Innovation leadership makes US a cyber target

The United States' history as a leading innovator in technology, manufacturing and intellectual capital means cybersecurity must be understood as a matter of national security, according to one former National Security Agency official.

The stakes are high because intellectual property that is not adequately protected could fall into the hands of a foreign government looking to give its own industry a leg up, said Richard Schaeffer, principal at Security Innovation Network and former NSA information assurance director.

“If you’ve got something that an adversary wants, they’re going to get it if they want it bad enough,” said Schaeffer, who spoke April 4 at the FOSE conference in Washington, D.C.

Already, the U.S. has lost at least hundreds of billions of dollars to malicious cyber infiltration.

“Gen. Alexander once made a statement in a public forum putting the number [associated with cyber fraud and theft loss] at a trillion dollars. Frankly I think the intellectual property loss over the long term is a lot larger than that,” Schaeffer said.

To start to fix the problem, private companies and the government both need to migrate critical networks and data to better-protected infrastructure, with network segmentation and hardened end-systems being key. A failure to do so could result in the U.S. falling behind as the innovation front-runner, he said.

“The reality is…our way of life is tied to our innovation and intellectual property, and that should be a leading element [of formulating cyber defense],” Schaeffer said. “The loss of intellectual property is a problem today and it will be a problem tomorrow. We’re a young nation but we’ve been the number one innovator for a long time; I can’t think of being number two.”

About the Author

Amber Corrin is a former staff writer for FCW and Defense Systems.

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Reader comments

Fri, Apr 6, 2012 Chris Cossman Thousand Oaks, CA

I have a slightly different outlook on this. Although you are right about the IP tactics they are using, it doesn't account for how they are doing it. For instance, let's say you wanted to put a finger onto someone's WLAN, and then pull up the probed data to extract their host IP address and Subnet IP address, then you would be in there Internet Gateway. But to do this you would have to have a vast knowledge of Version 6 IP Addressing Format, or IPv6 as it is called. Today, forces like the Network Security Alliance and the National Security of Information and Logistics Corp. have devised a cloaking method that uses ip4 and ip6 addresses in unison. This would mean that for a hacker to intrude beyond a company's Internet Gateway, they would have to have knowledge of something call LACS Lowered-Accessible Configuration Script which is the mumbo-jumbo that works with OPLS and IPCL which are the Protocol Specific Layer Configurations and Setups that re-route the IPv4 addresses ie: 192.168.1.103 through IPv6 addresses ie: ceaxfff0g000f:234450LH:dl00003:fg ..... Now for someone to re-arrange the Hyper-set keys that are locked into the OPLS and IPCL, they would essentially have to be-able to Py-copy the whole entire PCLX-key-house and vaults and that would take hours to do in a network that hosts over a 1000 users. In other words, any hacker out there that can get the IP-conversions and subnet\masks over in under 30 minutes, has to know both one or more of your IPv6 implementation styles ( which is the way in which the IPv6 address is formatted) or two, they would have to be-able to have a sniffing or probing software sophisticated enough to pass through your own Port Intrusion Detection System or your Firewall. The best way to stop these kinds of hackers is to keep your firewall strengthened with up-to-date and monitored firmware/ software and readily accessible logs and reports. Also, renewing the IPv4 and IPv6 addresses and their formats to update with NISL/NECA Firewall and Trusted Secure Server/ Internet Domain Access & Security Rules and Regulations. Additionally, the types of loopholes that your network has must also be accounted for with some type of fail safe system. With either online/offline backups or real-time monitoring and real-time manual overrides are the only fully guaranteed ways to protect your network from dangerous predators.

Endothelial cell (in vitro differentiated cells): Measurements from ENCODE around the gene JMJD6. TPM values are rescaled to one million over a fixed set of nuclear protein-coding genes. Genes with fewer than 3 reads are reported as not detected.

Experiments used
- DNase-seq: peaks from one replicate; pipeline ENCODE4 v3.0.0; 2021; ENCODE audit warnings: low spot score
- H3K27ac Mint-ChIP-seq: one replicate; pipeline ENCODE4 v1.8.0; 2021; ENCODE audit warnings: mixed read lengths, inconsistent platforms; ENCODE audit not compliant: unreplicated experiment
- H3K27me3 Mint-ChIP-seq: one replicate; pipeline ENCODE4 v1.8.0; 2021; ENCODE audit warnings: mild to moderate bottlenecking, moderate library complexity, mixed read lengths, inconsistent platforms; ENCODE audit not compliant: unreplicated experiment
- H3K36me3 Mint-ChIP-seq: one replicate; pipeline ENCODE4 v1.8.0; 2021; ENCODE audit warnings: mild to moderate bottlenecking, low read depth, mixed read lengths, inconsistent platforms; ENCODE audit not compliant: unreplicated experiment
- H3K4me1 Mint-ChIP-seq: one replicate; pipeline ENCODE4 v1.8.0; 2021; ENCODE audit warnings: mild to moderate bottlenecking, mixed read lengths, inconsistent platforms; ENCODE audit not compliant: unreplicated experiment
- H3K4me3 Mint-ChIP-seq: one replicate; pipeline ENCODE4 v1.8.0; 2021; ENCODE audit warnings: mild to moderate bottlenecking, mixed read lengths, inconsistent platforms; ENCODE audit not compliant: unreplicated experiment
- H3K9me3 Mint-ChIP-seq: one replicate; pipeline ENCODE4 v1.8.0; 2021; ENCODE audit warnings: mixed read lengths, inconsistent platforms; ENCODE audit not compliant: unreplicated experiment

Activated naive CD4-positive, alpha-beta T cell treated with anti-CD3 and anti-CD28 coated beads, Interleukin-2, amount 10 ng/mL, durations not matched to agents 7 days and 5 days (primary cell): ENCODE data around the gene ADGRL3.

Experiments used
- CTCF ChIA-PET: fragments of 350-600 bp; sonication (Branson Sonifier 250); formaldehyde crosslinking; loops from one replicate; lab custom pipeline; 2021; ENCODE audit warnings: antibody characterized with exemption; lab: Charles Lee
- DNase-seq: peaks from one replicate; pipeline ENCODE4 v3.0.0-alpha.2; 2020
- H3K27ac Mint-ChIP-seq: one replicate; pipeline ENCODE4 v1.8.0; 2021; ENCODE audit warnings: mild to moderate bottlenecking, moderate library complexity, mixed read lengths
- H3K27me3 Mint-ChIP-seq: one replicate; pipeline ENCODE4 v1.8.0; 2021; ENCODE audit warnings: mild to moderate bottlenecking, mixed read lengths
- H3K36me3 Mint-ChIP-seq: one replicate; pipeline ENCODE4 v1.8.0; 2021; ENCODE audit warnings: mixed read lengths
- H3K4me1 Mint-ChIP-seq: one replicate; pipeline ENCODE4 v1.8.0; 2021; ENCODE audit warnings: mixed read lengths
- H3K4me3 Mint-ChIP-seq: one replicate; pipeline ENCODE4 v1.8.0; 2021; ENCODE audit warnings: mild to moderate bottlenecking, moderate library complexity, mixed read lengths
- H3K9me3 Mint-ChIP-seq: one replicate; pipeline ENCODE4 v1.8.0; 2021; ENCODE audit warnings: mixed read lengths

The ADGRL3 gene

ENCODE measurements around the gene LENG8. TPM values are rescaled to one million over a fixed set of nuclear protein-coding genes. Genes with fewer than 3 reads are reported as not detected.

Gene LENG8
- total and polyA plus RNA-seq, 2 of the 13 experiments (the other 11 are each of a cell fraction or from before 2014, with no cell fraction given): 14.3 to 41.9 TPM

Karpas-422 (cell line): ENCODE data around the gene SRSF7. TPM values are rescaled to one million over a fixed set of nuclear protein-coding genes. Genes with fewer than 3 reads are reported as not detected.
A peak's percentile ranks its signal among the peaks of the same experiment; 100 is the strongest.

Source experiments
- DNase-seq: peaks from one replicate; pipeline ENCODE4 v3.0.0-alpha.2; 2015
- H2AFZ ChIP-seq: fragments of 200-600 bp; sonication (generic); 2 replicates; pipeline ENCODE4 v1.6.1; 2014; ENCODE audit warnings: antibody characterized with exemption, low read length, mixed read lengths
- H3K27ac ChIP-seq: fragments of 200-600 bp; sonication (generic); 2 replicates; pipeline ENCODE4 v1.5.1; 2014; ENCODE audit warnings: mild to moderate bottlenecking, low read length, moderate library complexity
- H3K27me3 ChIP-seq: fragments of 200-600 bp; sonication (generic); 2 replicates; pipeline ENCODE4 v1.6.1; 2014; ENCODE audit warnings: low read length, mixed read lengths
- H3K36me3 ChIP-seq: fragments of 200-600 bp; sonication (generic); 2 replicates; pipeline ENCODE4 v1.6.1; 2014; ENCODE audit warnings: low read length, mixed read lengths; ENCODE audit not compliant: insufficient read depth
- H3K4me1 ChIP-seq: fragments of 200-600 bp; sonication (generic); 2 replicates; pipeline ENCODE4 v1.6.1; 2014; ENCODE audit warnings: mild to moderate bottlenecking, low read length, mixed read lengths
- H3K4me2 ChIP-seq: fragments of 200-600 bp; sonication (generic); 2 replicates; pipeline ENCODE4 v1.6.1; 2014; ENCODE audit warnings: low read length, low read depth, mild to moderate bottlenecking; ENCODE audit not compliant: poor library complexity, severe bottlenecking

Thu, Apr 5, 2012 Jim Wingate Fairmont, WV

A very easy way for trusted insiders to steal IP is through the use of digital steganography. However, awareness of the threat from digital steganography applications in the hands of malicious insiders and the perception of the threat is low to non-existent. When the topic of steganography is brought up, the general consensus is that no one is using it so why bother to attempt to detect it. No one really knows how prevalent use of steganography is and no one will ever know until attempts are made to detect it. It will be quite enlightening to learn just how many insiders are, in fact, using steganography to exfiltrate sensitive information like IP while flying under the radar of the current generation of network security appliances and the best DLP systems currently available.

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